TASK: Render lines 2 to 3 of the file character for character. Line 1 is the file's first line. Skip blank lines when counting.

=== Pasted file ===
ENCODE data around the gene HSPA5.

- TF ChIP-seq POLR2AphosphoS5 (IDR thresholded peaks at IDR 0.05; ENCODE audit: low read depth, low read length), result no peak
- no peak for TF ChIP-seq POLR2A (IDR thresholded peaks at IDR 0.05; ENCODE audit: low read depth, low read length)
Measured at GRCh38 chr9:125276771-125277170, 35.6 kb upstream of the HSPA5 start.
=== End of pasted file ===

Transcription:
- TF ChIP-seq POLR2AphosphoS5 (IDR thresholded peaks at IDR 0.05; ENCODE audit: low read depth, low read length), result no peak
- no peak for TF ChIP-seq POLR2A (IDR thresholded peaks at IDR 0.05; ENCODE audit: low read depth, low read length)